Researchers in Japan have succeeded in developing a chimeric anti-PD-L1 antibody that instigates immune responses leading to tumor regression in dogs with malignant cancers.
Like humans, dogs too possess malignant cancers that are incurable even with existing therapies such as surgery, radiotherapy, and chemotherapy. Oral malignant melanoma (OMM), a highly invasive cancer in dogs, can be cited as one such example.
Researchers at Hokkaido University revealed that PD-L1 is expressed in the cells of OMM and another type of cancer called undifferentiated sarcoma, confirming that these two cancers are likely targeted by the immunotherapy.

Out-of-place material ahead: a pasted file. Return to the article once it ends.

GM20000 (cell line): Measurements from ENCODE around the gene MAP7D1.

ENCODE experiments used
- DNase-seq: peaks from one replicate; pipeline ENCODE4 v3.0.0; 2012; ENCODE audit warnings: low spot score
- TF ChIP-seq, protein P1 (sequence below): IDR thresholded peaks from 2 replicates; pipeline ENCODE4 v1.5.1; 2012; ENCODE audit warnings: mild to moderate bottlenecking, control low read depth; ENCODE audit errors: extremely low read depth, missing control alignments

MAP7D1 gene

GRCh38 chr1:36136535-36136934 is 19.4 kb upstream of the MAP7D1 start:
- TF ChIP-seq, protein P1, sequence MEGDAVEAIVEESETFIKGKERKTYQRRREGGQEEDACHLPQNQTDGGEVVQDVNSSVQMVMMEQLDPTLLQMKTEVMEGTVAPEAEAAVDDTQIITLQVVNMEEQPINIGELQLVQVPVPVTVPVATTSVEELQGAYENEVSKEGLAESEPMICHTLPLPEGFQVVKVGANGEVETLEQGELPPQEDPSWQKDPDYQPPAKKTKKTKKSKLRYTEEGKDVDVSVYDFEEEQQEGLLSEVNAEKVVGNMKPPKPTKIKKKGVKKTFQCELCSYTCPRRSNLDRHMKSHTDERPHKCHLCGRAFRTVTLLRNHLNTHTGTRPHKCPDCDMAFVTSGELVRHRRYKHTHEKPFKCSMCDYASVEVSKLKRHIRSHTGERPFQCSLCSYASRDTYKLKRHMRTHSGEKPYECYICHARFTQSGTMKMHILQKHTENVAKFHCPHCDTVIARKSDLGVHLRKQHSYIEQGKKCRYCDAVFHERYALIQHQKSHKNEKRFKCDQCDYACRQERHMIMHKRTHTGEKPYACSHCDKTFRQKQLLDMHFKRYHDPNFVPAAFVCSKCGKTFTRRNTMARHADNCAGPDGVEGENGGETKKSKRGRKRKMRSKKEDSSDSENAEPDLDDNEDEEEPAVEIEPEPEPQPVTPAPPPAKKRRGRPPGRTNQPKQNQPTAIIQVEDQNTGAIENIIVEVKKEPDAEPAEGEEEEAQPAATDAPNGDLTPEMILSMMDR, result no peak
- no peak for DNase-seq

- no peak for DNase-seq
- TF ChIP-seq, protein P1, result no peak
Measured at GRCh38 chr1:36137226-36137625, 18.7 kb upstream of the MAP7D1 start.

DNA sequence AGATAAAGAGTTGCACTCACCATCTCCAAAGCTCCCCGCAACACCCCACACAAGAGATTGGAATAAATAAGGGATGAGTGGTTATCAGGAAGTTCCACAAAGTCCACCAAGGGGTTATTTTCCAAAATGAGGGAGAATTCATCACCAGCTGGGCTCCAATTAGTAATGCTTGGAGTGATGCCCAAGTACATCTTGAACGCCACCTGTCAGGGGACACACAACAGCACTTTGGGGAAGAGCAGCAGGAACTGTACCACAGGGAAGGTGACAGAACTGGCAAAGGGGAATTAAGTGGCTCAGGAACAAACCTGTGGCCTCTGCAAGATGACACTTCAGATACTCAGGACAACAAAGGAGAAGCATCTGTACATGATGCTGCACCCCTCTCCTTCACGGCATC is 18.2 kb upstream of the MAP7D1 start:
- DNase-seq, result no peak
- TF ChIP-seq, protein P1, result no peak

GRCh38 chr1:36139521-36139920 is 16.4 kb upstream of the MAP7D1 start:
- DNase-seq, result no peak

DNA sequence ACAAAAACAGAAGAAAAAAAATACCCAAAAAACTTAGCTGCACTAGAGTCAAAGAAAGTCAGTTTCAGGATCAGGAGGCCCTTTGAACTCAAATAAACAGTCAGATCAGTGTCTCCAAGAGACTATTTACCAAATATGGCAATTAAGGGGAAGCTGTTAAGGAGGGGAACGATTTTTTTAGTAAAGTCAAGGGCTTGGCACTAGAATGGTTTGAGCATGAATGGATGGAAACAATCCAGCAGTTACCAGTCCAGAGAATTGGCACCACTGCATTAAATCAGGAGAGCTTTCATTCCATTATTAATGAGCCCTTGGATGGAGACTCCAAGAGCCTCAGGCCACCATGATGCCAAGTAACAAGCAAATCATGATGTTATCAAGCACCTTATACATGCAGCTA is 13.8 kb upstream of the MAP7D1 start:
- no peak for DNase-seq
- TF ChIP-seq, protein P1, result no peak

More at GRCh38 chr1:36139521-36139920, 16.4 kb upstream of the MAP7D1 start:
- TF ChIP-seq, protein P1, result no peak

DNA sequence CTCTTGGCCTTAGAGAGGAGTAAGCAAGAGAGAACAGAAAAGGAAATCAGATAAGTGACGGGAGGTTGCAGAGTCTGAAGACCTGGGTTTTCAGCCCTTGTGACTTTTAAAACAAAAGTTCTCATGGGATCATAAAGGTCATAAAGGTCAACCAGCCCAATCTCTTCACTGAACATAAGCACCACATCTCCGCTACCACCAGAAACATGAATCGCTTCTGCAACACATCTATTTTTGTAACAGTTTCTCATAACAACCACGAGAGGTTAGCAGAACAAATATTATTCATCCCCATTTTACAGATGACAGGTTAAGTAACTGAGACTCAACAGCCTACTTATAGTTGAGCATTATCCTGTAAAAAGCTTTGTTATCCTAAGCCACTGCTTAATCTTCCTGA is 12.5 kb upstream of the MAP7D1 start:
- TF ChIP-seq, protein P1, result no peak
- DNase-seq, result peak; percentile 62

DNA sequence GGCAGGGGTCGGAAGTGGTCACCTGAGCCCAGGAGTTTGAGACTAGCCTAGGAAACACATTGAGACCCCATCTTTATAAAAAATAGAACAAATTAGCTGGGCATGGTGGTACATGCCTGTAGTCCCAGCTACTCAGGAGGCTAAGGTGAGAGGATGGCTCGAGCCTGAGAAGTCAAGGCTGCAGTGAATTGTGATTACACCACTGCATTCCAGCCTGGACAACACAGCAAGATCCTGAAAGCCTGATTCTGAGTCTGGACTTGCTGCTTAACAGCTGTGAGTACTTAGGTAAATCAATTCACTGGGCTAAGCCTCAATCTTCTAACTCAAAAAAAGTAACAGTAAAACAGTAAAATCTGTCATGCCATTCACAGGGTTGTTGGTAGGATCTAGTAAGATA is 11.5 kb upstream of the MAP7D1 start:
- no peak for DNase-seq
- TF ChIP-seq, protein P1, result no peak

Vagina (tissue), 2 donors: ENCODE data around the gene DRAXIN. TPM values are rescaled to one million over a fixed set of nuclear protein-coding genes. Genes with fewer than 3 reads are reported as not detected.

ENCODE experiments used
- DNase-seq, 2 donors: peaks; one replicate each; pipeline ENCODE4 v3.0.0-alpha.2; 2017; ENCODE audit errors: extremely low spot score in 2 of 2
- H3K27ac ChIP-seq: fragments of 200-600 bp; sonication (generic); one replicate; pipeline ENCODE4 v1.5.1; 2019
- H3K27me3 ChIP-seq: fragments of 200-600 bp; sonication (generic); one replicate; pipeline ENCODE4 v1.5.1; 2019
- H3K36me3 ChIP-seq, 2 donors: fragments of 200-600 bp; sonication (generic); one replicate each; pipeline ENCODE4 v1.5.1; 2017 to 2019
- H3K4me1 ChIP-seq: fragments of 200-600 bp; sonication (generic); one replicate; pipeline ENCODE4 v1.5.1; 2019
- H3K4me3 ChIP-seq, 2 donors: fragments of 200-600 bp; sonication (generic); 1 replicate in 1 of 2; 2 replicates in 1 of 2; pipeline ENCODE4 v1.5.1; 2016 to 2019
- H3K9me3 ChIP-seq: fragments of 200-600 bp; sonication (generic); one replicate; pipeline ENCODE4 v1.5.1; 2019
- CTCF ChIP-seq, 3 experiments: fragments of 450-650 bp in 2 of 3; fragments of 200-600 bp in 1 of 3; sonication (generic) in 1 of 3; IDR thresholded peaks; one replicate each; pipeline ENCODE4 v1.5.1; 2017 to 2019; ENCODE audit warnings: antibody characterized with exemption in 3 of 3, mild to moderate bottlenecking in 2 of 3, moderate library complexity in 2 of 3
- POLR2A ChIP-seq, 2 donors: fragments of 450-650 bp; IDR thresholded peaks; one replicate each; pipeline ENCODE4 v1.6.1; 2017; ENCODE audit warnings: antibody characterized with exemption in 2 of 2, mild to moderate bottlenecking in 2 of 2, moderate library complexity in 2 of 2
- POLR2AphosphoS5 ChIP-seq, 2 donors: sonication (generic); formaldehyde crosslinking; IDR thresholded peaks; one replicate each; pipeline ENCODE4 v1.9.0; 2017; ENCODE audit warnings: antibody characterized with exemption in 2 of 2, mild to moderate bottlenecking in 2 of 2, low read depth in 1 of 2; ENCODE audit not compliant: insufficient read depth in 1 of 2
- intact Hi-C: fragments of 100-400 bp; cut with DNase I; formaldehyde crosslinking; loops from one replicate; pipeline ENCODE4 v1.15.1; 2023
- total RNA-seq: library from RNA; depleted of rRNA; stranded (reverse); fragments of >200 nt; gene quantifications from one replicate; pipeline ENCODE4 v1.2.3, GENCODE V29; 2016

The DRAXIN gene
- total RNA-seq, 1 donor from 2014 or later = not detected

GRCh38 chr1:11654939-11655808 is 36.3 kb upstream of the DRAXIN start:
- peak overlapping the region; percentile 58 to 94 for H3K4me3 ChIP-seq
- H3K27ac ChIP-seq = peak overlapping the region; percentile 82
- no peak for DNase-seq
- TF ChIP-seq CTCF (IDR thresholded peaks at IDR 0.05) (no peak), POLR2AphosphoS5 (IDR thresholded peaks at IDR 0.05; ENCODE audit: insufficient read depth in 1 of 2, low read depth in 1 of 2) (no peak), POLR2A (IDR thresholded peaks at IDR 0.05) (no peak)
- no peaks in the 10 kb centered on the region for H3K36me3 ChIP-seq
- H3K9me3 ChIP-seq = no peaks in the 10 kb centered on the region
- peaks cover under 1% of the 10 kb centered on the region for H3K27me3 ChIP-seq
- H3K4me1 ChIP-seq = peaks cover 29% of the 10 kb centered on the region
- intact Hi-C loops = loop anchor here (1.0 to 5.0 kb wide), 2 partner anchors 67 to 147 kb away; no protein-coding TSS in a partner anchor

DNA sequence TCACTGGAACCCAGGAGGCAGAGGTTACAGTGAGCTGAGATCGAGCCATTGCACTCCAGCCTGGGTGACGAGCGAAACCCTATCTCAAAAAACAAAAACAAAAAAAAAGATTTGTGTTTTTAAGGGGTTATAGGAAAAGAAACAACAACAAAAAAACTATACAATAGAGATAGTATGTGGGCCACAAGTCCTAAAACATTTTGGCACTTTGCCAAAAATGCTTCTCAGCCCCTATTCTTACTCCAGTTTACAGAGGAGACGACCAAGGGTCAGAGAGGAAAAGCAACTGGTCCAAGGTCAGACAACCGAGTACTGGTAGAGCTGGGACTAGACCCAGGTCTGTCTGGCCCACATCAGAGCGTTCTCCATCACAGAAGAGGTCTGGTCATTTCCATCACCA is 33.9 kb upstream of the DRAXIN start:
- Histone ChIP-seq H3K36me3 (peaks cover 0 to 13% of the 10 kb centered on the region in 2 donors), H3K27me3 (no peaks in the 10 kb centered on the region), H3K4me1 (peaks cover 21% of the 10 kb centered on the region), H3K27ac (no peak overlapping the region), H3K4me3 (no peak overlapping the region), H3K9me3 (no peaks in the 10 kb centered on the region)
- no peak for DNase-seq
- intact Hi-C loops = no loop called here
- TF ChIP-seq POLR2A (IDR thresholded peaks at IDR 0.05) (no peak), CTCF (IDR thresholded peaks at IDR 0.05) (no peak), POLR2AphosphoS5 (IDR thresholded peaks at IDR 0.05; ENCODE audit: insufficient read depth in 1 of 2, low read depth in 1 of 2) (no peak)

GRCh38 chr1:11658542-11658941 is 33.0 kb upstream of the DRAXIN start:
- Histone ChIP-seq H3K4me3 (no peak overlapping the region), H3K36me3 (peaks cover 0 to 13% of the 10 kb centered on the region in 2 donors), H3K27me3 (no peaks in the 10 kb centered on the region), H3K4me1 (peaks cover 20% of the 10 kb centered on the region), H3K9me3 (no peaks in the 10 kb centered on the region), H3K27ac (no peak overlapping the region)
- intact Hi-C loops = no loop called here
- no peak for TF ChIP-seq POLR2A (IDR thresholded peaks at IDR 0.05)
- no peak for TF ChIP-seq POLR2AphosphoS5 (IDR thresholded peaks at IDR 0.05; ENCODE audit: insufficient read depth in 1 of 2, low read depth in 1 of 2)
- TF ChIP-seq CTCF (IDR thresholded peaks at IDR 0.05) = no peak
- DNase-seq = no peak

Using a rat anti-PD-L1 antibody they developed a rat-dog chimeric antibody, which received a positive response when administered to dogs with no allergic reactions.
"Chimerization of the antibody is now proven as a simple and effective strategy to develop therapeutic antibodies in veterinary medicine. Although further clinical studies are needed, other PD-L1-positive cancers could be targeted by the antibody we have developed", says Professor Satoru Konnai.
"Given the similarity between humans and dogs in cancer biology, our study should provide a beneficial model for human preclinical studies."
The study was published in the journal Scientific Reports.